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FBI: Censoring ‘ISIS’ From Transcripts Will Stop Terrorism


‘We’re not going to propagate violent rhetoric that comes from other people whether they be here or overseas and to do that would only inflame other people here that might be like-minded.’


In a press conference in Orlando on Monday, an FBI agent said that censoring the word “ISIS” from the Orlando terrorist’s 911 call will stop future attacks.

During his attack on a gay night club in Orlando, Omar Mateen placed three calls to 911, in which he claimed allegiance to ISIS and to the leader of the Islamic State several times, according to public statements made by FBI Director James Comey.

But now, the FBI is attempting to hide that information so as to not “inflame other people,” Assistant Special Agent in Charge Ronald Hopper explained.

“Part of the redacting is meant it not give credence to individuals who have done terrorist acts in the past,” Hopper said. “We’re not going to propagate their violent rhetoric and we see no effort to putting those individuals names back out there. We are trying to prevent future action from happening. And for cowards like this one, people like that influence them so we’re not going to continue to put their names out front.”

When a reporter asked why the FBI doesn’t want to let the shooter speak for himself, Hopper responded that the agency is afraid that other “like-minded” people could get the wrong idea.

“We’re not going to propagate violent rhetoric that comes from other people whether they be here or overseas and to do that would only inflame other people here that might be like-minded,” he said. “There’s no purpose in doing that.”

Although Mateen called himself an Islamic fighter multiple times, the FBI is looking into other motivations Mateen might have had when he decided to murder people in a gay nightclub.

“We’re actually looking into any potential motive,” Hopper said. “We’re not limiting ourselves to coming up with just one motive. We’re looking at a myriad of things right now and that actually is ongoing as we speak, both through social media, friend contacts, people that have only met the individual for one time. That’s why we’re asking for anybody and everybody that’s had any contact with this individual to come forward so we can piece that information together for potential other motives as well.”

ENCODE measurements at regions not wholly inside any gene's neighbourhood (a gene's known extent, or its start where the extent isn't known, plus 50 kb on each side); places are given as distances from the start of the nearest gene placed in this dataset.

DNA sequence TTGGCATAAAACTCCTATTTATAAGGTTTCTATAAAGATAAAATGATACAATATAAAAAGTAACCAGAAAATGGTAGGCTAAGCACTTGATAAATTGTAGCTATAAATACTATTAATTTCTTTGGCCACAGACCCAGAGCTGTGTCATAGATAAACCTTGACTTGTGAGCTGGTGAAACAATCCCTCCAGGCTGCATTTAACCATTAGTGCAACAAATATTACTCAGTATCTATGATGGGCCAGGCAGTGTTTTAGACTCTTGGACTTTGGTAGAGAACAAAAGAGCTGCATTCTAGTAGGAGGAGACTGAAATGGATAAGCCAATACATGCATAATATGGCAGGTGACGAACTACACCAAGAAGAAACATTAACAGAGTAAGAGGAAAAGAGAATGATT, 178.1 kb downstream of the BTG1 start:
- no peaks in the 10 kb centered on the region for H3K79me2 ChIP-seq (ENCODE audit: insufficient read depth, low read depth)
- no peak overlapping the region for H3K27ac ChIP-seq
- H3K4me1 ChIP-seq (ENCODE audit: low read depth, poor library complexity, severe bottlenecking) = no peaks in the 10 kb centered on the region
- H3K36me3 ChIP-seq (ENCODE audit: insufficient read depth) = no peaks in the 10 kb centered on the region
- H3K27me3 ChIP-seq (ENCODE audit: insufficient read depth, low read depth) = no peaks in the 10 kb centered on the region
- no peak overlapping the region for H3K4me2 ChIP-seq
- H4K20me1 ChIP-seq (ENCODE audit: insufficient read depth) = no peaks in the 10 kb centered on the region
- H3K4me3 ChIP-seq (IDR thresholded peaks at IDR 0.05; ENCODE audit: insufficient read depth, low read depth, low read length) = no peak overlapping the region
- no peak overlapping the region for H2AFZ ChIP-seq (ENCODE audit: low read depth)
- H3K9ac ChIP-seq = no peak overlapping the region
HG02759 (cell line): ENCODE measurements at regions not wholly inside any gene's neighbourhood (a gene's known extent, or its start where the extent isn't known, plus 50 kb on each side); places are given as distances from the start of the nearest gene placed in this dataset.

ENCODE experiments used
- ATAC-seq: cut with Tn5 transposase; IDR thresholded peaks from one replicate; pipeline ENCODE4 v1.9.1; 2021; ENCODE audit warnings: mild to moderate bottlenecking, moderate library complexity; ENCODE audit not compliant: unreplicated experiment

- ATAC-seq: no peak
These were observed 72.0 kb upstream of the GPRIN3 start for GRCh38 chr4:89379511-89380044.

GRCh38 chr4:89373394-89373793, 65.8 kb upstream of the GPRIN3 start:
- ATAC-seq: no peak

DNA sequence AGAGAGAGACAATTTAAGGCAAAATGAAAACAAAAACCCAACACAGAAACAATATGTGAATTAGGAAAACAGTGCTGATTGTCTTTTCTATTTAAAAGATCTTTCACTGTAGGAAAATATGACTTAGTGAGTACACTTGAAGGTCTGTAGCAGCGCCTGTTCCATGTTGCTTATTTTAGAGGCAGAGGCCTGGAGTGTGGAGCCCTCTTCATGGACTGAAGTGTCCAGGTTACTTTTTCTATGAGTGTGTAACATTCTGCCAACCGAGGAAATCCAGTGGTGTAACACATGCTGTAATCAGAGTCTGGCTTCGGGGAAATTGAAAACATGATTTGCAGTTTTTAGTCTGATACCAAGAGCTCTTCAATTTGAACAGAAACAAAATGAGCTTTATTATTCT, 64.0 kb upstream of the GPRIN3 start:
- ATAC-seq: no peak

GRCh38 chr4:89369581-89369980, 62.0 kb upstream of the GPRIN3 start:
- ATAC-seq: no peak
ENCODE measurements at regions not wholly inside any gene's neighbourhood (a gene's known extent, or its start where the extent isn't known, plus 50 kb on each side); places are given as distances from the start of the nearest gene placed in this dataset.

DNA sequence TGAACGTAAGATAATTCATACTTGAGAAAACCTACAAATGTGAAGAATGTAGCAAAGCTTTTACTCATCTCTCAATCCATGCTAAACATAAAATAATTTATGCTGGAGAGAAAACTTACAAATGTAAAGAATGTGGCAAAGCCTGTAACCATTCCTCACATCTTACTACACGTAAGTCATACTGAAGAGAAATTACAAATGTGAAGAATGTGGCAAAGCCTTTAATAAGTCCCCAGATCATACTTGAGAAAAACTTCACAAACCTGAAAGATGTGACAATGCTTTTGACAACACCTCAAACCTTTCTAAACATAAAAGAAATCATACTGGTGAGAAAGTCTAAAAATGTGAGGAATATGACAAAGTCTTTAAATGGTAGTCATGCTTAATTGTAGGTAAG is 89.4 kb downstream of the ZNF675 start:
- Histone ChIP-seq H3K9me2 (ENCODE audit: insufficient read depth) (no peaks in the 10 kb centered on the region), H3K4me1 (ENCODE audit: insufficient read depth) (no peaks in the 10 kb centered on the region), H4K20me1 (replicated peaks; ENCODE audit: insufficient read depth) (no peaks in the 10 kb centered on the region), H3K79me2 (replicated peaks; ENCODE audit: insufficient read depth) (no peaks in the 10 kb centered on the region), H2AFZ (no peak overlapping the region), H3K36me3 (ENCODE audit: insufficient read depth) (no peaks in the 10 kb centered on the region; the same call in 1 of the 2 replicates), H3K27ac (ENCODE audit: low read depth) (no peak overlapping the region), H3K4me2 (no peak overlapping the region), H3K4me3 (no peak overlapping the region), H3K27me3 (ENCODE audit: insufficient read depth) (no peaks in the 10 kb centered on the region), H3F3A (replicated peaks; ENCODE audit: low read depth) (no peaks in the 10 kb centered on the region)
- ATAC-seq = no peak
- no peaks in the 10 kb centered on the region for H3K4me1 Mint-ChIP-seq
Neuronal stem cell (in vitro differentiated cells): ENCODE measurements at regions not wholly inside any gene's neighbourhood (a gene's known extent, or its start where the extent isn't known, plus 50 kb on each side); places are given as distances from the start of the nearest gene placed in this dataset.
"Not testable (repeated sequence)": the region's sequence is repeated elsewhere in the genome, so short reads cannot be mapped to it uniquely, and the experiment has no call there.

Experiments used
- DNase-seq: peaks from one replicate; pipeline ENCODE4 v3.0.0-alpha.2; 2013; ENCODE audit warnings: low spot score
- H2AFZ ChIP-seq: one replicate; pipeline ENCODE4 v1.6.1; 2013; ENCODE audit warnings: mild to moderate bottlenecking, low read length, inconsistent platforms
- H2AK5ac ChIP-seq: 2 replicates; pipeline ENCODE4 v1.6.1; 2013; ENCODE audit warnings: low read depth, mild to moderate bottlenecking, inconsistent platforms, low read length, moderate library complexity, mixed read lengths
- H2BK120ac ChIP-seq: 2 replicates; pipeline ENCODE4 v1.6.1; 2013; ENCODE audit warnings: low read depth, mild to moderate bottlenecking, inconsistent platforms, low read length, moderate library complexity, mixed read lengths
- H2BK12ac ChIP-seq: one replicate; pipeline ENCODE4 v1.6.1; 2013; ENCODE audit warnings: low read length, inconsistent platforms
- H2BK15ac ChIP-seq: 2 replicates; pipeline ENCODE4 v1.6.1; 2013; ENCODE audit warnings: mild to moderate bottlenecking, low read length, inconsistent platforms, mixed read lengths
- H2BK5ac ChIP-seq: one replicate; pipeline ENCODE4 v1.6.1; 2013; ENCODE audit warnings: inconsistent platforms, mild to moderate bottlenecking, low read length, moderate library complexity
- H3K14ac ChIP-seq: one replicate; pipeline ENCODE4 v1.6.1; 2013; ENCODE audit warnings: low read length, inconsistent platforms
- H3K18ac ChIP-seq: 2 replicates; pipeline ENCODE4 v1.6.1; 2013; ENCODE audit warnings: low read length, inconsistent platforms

Even with the word “ISIS” redacted from the transcript, the shooter’s motivations are clear as day, as New York Times reporter Rukmini Callimachi pointed out.

In the beginning of the transcript of the 911 call, Mateen declares that his actions are to bring glory to Allah — which has been translated “God” in the transcript.

Even the grammar indicates that Mateen was pledging allegiance to a male person, and eyewitness accounts and earlier FBI statements confirmed that this person was Abu Bakr al-Baghdadi, the leader of ISIS.

During a crisis negotiation call with authorities, Mateen referred to himself as an Islamic soldier.

The FBI’s decision to retroactively censor the word “ISIS” from the transcript after the director of the FBI stated publicly that the terrorist claimed allegiance to the terror group and the leader of a radical Islamist movement makes no sense.

The shooter was motivated by a radical ideology and stated publicly multiple times that he was acting on behalf of a terror group. Redacting words to make some people feel good doesn’t change what Mateen did or why, it just makes us ill-equipped to counteract the threat such an enemy poses to the safety and freedom of Americans. It also insults Muslims the world over by acting as if they are so mentally fragile that hearing someone has murdered others in their religion’s name will cause them to do the same.